From Advertiser Rambo Pest Control:
The agricultural and pest control industries are always on the lookout for invasive species. Invasives, or nonnatives, or exotic species as they may be called, can disrupt the way of life for a native animal, insect, or plant populations. These nonnatives often become major agricultural and structural pests because there are no native predators to combat the spread of the invasive species. Oftentimes they arrive under the radar and the general public is not aware until the problem reaches biblical proportions. And then there are “murder hornets.”
A Potentially Invasive Species of Hornet
The Asian Giant Hornet (vespa mandarinia) aka the “murder hornet” is the world’s largest hornet and it has been on the radar as a potentially invasive species for a while. Just a few months ago our team at Rambo Total Pest Control attended a seminar at the WSU/Puyallup extension office discussing this very issue. It is worth mentioning here that until a New York Times article using the name “murder hornet” was published on May 2nd, the name did not exist (to our knowledge). Now with countless memes and somehow miraculously swaying media attention away from the COVID-19 pandemic, it seems that name is here to stay. Still, we try to call things by their actual names so we’ll continue to refer to this insect as the Asian Giant Hornet, or AGH for short.
Asian Giant Hornet vs. Other Stinging Insects
In its native region, the Asian Giant Hornet has been known to decimate honey bee colonies by entering a “slaughter phase” during which they decapitate the honey bees guarding the hive and pillage the brood, or young larvae, to bring back to their colony and feed to the next generation of Asian Giant Hornets. There are some amazing video links and loads of scientifically-accurate information at the Washington State Department of Agriculture’s website. We encourage you to check it out and learn what to watch out for. With today’s society of misinformation, this website is an excellent resource for determining what is real and what is hype, with regard to this insect.
You may have seen the video with Japanese Honey Bees (apis cerana japonica) surrounding an AGH and heating it up to a temperature of 115 degrees Fahrenheit to kill it. This species of the honey bee has evolved in a region with AGH and has devised this defense mechanism over millennia. Several years ago, National Geographic published a video that shows this process. It is remarkable to watch:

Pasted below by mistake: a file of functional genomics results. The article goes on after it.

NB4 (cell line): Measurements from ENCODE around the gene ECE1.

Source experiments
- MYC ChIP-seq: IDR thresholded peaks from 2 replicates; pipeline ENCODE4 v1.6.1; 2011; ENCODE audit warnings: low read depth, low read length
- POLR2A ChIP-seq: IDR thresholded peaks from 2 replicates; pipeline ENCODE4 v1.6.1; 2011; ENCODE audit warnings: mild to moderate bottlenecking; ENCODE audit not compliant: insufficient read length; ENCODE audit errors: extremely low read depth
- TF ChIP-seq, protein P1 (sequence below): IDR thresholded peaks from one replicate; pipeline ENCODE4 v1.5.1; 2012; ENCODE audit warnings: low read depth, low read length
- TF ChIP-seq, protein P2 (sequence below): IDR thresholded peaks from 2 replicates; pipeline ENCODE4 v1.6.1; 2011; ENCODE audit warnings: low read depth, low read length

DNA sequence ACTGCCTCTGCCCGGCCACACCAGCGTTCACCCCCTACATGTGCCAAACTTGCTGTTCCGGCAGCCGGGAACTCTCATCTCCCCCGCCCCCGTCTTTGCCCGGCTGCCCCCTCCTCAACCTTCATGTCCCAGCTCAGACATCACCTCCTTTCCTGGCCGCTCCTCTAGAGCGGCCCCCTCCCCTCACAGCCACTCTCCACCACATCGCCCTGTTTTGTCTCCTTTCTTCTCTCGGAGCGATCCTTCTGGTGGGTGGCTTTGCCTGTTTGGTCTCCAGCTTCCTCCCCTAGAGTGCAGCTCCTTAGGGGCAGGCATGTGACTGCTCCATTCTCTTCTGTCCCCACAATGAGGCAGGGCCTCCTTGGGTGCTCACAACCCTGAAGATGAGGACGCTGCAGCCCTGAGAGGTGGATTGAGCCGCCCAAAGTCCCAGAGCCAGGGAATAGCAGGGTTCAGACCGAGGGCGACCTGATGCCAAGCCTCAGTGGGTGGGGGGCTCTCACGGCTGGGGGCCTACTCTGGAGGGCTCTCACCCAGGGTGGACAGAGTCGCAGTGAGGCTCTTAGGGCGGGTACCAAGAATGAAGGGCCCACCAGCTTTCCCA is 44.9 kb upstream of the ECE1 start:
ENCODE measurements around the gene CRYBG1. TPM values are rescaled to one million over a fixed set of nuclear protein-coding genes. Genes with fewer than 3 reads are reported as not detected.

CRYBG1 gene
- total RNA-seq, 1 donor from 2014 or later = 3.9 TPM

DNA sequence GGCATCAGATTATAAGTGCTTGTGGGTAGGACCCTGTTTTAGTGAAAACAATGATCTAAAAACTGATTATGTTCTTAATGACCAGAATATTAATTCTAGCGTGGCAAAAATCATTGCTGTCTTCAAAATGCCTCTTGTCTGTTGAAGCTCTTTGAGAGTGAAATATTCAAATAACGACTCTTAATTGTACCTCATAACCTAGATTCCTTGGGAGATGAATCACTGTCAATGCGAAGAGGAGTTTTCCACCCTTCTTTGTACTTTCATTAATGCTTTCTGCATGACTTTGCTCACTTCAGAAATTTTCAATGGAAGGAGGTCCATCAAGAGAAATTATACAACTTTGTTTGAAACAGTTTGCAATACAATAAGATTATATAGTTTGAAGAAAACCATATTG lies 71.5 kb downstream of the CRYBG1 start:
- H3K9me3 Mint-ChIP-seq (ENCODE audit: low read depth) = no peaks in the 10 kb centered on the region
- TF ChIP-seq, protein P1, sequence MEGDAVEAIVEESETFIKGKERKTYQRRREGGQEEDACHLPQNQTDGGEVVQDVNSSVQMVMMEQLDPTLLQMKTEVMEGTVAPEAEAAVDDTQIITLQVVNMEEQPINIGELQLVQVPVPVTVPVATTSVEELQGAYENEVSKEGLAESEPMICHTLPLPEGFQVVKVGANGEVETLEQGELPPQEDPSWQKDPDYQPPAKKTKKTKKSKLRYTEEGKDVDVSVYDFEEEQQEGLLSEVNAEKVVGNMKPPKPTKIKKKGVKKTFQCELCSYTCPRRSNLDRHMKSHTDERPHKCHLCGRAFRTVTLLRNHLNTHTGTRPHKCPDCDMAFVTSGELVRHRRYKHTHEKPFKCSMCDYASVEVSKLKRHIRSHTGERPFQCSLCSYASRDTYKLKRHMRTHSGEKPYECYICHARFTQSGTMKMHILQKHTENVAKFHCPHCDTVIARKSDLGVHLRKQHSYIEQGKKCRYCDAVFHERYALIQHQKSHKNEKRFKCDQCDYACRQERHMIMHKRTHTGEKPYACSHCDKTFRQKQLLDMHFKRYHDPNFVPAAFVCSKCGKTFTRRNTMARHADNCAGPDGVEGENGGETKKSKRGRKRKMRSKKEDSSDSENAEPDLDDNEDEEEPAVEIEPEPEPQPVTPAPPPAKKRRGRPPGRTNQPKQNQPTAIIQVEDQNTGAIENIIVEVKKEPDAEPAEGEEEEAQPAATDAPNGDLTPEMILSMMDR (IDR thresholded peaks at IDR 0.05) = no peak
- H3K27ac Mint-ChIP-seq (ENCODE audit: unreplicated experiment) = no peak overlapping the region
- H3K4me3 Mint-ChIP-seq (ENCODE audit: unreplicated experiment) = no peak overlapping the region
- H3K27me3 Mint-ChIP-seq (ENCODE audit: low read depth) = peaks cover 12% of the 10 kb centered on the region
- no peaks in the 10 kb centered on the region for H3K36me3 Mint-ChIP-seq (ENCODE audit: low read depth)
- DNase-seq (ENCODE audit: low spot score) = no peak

The European Honey Bees (apis mellifera) that make up the vast majority of our US honey bee population are also not native to our region, but they are of course considered beneficial. Unfortunately, they have not evolved around the AGH so they never learned this defense mechanism exhibited by the Japanese Honey Bee. The European Honey Bee would be very much in danger if AGH were to establish themselves here.
Two Confirmed Sightings of Asian Giant Hornet
It is also worth noting that as of this writing there have been only two sightings of AGH in the United States, both in Blaine, WA last fall. This is not two colonies, simply two confirmed identifications of adult AGH specimens that were positively identified. Numerous insects may appear to be an Asian Giant Hornet to the layperson, but to the trained eye, they are very unique. Size comparison between the Asian Giant Hornet and other stinging insects can help tell the difference.
Working to Keep These Hornets Away
Many things can help to prevent the Asian Giant Hornet from establishing here in Washington State, and the greater United States for that matter. Climate probably plays a primary role, with geography, topography, and other natural factors. Human intervention could greatly contribute to limiting the spread of the AGH as well. Due to the location of the two confirmed sightings, WSDA is primarily interested in trapping assistance from residents in Whatcom, Skagit, Island, San Juan, Jefferson, and Clallam counties. If you are interested in contributing to this scientific research, the Washington State Department of Agriculture published a resource that teaches how to set hornet traps and monitor for AGH.
Hopefully, this can dispel some of the fear around the “murder hornets” the media has introduced. With that said, as with any venomous insect, AGH can be very dangerous and even lethal to humans. If you think you may have stinging insects of any sort that may be threatening you or your loved ones, please reach out to us via phone at 253-848-6000, 1-866-540-7262, or email: [email protected]. We will be happy to assist you in determining if you may have beneficial insects or something possibly more harmful. Take care and stay safe!